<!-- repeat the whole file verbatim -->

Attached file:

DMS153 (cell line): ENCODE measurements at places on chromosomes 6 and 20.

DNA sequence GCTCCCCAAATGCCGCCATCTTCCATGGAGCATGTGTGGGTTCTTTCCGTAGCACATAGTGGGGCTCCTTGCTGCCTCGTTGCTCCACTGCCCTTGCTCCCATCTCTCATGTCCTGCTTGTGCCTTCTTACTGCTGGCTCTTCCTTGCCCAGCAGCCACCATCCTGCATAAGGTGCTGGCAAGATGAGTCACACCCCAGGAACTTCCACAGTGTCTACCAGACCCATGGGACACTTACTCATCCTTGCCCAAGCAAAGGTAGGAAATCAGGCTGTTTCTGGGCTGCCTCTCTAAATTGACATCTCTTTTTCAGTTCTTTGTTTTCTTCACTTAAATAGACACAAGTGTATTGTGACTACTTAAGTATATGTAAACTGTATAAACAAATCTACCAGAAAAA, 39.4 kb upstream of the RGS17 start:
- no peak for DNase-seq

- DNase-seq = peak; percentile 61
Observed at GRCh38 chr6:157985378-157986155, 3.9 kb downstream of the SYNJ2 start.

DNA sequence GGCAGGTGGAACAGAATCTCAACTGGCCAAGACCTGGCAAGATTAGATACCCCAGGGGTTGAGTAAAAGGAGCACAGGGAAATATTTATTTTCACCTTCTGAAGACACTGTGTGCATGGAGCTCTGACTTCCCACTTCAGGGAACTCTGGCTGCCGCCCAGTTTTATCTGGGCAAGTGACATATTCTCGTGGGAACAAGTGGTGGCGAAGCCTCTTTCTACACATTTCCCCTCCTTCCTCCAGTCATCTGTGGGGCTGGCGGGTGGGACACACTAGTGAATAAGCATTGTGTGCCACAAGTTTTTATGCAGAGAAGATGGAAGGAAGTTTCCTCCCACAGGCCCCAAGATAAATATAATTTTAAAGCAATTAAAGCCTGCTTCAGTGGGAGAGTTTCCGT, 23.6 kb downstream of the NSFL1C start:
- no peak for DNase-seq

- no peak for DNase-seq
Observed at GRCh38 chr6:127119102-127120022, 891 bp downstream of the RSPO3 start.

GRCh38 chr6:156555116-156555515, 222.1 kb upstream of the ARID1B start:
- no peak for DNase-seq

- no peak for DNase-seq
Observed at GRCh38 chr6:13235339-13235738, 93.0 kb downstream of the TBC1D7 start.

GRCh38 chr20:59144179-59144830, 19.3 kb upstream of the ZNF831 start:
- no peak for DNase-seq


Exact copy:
DMS153 (cell line): ENCODE measurements at places on chromosomes 6 and 20.

DNA sequence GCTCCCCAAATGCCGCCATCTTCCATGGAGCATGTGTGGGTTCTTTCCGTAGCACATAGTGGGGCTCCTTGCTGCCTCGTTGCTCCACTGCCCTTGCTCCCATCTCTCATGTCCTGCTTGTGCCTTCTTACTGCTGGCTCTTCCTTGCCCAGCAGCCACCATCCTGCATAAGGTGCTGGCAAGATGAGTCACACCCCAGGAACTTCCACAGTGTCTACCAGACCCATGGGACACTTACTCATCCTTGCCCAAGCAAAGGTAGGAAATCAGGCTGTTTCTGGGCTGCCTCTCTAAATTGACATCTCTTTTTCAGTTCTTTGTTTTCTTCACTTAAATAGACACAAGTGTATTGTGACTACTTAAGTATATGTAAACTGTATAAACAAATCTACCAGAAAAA, 39.4 kb upstream of the RGS17 start:
- no peak for DNase-seq

- DNase-seq = peak; percentile 61
Observed at GRCh38 chr6:157985378-157986155, 3.9 kb downstream of the SYNJ2 start.

DNA sequence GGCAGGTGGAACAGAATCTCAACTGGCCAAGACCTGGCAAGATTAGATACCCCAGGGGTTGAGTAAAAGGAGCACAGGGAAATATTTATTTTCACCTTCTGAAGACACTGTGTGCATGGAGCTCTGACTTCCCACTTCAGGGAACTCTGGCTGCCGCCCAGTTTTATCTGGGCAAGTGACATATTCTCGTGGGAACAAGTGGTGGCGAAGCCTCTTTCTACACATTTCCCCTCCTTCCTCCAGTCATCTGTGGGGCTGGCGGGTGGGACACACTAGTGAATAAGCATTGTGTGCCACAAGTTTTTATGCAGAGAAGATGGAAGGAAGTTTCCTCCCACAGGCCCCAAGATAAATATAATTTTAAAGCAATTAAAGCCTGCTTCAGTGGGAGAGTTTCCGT, 23.6 kb downstream of the NSFL1C start:
- no peak for DNase-seq

- no peak for DNase-seq
Observed at GRCh38 chr6:127119102-127120022, 891 bp downstream of the RSPO3 start.

GRCh38 chr6:156555116-156555515, 222.1 kb upstream of the ARID1B start:
- no peak for DNase-seq

- no peak for DNase-seq
Observed at GRCh38 chr6:13235339-13235738, 93.0 kb downstream of the TBC1D7 start.

GRCh38 chr20:59144179-59144830, 19.3 kb upstream of the ZNF831 start:
- no peak for DNase-seq